On 13 Reasons Why and Trigger Warning Culture

I used to feel like trigger warnings should be mandatory. Then I realized that mandating them actually does more harm than good. Mental illness and mental health, in general, are topics that are slowly but surely becoming less and less taboo. We, as a society, are finally talking about mental illness and we’re even illustrating the reality of those illnesses in books, television, and movies. Most recently, Netflix’s 13 Reasons Why has caused a divide between those who feel it was too graphic and too triggering for television and those who feel it was both informative and realistic. As someone who struggles with depression, anxiety, Obsessive Compulsive Disorder (OCD), and Panic Disorder, I fall into the latter category.

Personally, I thought the show was a great portrayal of what the high school experience can be like when it’s not all fun and Friday night football games. I believe the portrayal of subtle, and not-so-subtle, bullying was pretty accurate, as was the slut-shaming, the controversial rape scene, the graphic depiction of Hannah’s suicide, and the immense grief that plagued numerous people afterward. Although those scenes can be unpleasant to watch, and for some, even triggering, they’re realistic. They don’t glorify Hannah’s actions and nobody ends up getting their “happily ever after” – not really, anyway. So, in short, this is not a show that, in my opinion, “glorifies” suicide.

Though I thoroughly enjoyed the show, what I do have a problem with are the people who lay blame on the creators for making it “too triggering” instead of taking personal responsibility for their own mental illnesses.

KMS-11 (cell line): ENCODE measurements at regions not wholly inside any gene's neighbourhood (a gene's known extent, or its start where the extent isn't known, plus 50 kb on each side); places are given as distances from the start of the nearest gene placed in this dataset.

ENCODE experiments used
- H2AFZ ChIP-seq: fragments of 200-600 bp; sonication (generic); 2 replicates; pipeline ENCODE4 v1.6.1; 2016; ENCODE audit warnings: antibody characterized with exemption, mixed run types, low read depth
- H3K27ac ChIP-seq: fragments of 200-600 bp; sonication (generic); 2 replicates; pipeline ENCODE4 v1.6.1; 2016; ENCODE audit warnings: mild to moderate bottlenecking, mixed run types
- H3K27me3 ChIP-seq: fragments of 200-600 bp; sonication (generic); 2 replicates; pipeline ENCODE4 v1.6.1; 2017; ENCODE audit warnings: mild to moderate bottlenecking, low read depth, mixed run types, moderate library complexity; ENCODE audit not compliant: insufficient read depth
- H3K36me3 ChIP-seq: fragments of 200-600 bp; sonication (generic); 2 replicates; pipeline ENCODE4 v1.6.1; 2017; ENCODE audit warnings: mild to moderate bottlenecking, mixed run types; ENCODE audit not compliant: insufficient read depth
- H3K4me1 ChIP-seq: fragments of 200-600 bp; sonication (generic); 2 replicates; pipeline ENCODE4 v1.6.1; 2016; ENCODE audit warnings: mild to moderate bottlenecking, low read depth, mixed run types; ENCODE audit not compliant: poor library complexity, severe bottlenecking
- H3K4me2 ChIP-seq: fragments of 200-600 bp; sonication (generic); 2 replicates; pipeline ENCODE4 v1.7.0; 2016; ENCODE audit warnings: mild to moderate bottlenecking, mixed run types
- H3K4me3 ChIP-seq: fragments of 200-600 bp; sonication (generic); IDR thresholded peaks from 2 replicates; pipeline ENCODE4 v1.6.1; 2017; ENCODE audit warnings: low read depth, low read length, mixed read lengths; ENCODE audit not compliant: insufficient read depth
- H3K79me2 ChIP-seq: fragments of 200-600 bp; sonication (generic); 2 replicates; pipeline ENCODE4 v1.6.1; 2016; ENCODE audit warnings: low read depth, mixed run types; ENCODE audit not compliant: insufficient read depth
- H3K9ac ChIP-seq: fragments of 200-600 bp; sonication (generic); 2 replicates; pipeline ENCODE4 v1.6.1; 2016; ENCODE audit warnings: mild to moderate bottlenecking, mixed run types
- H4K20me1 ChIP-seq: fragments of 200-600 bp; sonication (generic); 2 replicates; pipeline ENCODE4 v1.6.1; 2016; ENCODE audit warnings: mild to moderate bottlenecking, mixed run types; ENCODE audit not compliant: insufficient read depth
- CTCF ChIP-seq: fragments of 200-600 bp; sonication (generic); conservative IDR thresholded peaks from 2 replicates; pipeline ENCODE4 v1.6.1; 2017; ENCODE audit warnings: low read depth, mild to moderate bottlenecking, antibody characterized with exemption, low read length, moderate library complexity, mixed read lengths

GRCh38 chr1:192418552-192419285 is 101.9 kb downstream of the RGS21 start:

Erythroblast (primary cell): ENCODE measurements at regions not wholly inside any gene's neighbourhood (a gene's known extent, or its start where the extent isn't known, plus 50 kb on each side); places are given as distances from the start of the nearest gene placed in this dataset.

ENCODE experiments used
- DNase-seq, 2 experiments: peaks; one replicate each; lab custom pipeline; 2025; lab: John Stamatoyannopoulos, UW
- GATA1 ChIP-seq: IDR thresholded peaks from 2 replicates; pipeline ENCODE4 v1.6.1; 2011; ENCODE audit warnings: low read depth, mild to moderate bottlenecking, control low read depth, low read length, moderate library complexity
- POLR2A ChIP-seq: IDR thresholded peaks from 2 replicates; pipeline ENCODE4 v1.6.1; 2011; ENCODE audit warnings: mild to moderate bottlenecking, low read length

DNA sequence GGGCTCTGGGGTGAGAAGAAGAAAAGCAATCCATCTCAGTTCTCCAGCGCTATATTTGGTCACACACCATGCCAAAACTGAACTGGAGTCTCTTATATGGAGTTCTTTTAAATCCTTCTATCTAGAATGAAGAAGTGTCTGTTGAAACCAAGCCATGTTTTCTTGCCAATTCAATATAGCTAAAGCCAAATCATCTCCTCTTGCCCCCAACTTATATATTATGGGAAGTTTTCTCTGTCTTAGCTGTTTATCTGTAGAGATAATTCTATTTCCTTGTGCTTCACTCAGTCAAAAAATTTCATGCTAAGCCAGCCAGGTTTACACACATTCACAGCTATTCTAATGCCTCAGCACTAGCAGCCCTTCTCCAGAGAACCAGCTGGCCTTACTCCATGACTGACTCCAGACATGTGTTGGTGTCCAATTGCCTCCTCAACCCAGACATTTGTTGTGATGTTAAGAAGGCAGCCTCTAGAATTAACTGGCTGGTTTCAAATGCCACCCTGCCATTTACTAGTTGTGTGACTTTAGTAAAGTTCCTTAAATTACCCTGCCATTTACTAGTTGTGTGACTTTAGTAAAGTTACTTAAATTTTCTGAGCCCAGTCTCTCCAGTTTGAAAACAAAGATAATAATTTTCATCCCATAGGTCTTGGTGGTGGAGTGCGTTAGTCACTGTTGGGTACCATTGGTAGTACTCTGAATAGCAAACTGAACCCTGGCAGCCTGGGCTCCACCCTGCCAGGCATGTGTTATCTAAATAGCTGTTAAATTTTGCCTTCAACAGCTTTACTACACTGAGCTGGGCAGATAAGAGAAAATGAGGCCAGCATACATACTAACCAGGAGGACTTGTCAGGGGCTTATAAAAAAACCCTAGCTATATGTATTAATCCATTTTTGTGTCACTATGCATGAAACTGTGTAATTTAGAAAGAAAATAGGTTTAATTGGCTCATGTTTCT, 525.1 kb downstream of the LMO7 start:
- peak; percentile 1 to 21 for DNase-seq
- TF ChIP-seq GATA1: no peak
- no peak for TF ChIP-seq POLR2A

So let’s get this straight: trigger warnings are a favor to the audience, not a requirement.

It is not the content creators’ responsibility to create a show that won’t trigger anyone anywhere and it’s not their responsibility to police the reactions that come as a result either. As someone who deals with various mental illness, I’m aware that, while others may go out of their way to accommodate me, it’s not their responsibility to do so. Ultimately my mental illnesses and the different ways they affect me, are my own burdens to deal with. Similarly, it’s not the job of the show creators to accommodate those who may feel triggered by its content and it’s definitely not their job to avoid creating something true to life so that not a single member of the audience feels distressed. In fact, accommodating someone who’s dealing with an anxiety disorder, especially when that person is a family member, actually does them much more harm than good in the long run and that’s been proven.